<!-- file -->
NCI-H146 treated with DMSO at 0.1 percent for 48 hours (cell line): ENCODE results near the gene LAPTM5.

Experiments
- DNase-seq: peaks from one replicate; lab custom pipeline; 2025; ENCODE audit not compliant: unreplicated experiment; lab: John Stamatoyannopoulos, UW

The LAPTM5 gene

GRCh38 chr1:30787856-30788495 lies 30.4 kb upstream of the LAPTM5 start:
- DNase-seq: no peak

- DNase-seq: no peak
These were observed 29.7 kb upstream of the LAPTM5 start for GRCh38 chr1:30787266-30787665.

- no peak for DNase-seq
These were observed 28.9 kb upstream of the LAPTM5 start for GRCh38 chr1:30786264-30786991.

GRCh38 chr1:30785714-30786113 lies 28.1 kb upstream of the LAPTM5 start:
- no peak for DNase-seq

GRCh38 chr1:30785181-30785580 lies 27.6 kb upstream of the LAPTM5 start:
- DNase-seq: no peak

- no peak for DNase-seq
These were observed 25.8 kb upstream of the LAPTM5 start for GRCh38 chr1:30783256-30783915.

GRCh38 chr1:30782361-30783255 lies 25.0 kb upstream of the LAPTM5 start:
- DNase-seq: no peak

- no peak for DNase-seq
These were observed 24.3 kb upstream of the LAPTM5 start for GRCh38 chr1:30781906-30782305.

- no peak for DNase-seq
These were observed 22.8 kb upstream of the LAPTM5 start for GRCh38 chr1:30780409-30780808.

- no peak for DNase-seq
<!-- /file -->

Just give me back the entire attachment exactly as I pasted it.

NCI-H146 treated with DMSO at 0.1 percent for 48 hours (cell line): ENCODE results near the gene LAPTM5.

Experiments
- DNase-seq: peaks from one replicate; lab custom pipeline; 2025; ENCODE audit not compliant: unreplicated experiment; lab: John Stamatoyannopoulos, UW

The LAPTM5 gene

GRCh38 chr1:30787856-30788495 lies 30.4 kb upstream of the LAPTM5 start:
- DNase-seq: no peak

- DNase-seq: no peak
These were observed 29.7 kb upstream of the LAPTM5 start for GRCh38 chr1:30787266-30787665.

- no peak for DNase-seq
These were observed 28.9 kb upstream of the LAPTM5 start for GRCh38 chr1:30786264-30786991.

GRCh38 chr1:30785714-30786113 lies 28.1 kb upstream of the LAPTM5 start:
- no peak for DNase-seq

GRCh38 chr1:30785181-30785580 lies 27.6 kb upstream of the LAPTM5 start:
- DNase-seq: no peak

- no peak for DNase-seq
These were observed 25.8 kb upstream of the LAPTM5 start for GRCh38 chr1:30783256-30783915.

GRCh38 chr1:30782361-30783255 lies 25.0 kb upstream of the LAPTM5 start:
- DNase-seq: no peak

- no peak for DNase-seq
These were observed 24.3 kb upstream of the LAPTM5 start for GRCh38 chr1:30781906-30782305.

- no peak for DNase-seq
These were observed 22.8 kb upstream of the LAPTM5 start for GRCh38 chr1:30780409-30780808.

- no peak for DNase-seq